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Pica, as it's known, can cause extreme cravings for chewing ice (among other strange items) and is common among people who are anemic. Which I am! Or was perhaps? It may have been a fluke but in the midst of more frustrating unknowns, I smiled. Anyone at the little hole-in-the-wall Greek restaurant that night probably questioned the sanity of the woman who stopped to contemplate her life in front of the soda machine. But that's ok with me, I had found a reason to hope that the one iron transfusion I received would make a difference.

It will be weeks before I know for sure, but in the meantime my teeth may, I'm praying, seemingly be in for a break!

Iron Woman!

A team of doctors has been trying to determine the source of my low iron for years. Iron supplements were too hard on my stomach and until being diagnosed with Celiac, it was always a bigger concern to determine the "why" rather than replenish the "what". 

It was after my level dropped to a five (the hematologist said 50 is what they want to see....hmmm just a tad off), that I was told I needed to begin "iron infusions".

 INTERESTING!!!!

I immediately went to Google! Although there were a ton of medical commentaries, they varied so much I soon was more concerned and less informed than I had hoped. I decided to give up reading others experience and just wait for my own.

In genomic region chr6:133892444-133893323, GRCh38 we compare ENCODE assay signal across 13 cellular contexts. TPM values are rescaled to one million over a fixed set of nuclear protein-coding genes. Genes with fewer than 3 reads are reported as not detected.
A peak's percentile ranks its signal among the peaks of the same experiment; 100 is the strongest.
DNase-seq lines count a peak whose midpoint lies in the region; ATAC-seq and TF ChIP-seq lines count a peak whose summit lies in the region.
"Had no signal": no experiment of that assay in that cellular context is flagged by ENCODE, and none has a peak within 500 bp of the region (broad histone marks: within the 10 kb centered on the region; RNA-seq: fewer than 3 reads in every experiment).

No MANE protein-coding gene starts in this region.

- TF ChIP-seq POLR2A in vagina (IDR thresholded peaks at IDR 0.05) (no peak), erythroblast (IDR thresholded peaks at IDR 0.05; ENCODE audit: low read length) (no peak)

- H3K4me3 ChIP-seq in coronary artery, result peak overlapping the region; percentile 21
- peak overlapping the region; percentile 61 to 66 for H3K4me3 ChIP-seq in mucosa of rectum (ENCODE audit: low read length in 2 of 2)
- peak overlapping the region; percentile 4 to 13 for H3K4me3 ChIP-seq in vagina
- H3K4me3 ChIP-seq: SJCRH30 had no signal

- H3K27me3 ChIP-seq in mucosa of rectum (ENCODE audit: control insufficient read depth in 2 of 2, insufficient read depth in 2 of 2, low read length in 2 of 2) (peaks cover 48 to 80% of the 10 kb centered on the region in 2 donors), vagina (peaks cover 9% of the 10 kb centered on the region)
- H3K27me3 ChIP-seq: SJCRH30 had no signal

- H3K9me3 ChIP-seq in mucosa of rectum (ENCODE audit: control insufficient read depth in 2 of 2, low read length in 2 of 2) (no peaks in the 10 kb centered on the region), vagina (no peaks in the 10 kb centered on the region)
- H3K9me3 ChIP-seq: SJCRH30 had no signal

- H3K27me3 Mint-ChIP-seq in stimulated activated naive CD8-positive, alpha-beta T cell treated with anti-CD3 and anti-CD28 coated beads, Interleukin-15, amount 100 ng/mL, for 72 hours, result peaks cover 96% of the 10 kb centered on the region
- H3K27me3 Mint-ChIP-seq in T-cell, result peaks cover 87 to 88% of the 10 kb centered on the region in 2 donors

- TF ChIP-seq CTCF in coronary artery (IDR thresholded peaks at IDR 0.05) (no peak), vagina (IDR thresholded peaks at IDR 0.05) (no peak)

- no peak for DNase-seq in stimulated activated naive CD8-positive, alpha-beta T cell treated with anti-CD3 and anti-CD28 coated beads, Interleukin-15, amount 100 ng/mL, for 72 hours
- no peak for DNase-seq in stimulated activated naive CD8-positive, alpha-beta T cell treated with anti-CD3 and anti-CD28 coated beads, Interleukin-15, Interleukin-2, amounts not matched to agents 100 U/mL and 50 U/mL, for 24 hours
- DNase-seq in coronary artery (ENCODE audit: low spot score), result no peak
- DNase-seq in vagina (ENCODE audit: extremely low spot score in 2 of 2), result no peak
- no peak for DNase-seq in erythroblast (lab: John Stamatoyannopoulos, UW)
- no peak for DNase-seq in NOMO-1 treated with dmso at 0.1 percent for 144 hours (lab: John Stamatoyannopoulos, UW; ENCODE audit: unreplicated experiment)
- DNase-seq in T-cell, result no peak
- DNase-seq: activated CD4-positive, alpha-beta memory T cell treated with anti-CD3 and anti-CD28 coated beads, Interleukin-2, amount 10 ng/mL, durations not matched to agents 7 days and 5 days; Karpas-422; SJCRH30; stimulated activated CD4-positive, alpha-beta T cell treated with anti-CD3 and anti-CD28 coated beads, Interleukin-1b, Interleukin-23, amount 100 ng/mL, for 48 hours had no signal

The morning of, I checked into the outpatient cancer ward (which apparently is where they give infusions) around 2pm and took a seat in the lobby, waiting for the call to go back. I'd been told there was a relatively new product that would be infused in around 15 to 20 minutes instead of the alternative, which was a four hour drip! Within twenty minutes or so, a friendly nurse called my name and I followed her (since running away would now be quite obvious). She helped me get settled in a comfy recliner and brought me a thin blanket while I signed forms acknowledging the pages and pages of risks. A half dozen humans were lounging in chairs around me, hooked up to i.v.'s and in varying states of health. The woman closest to me had thinning hair and alternated between hiding under her blanket and sleeping with headphones. It made me realize something very important.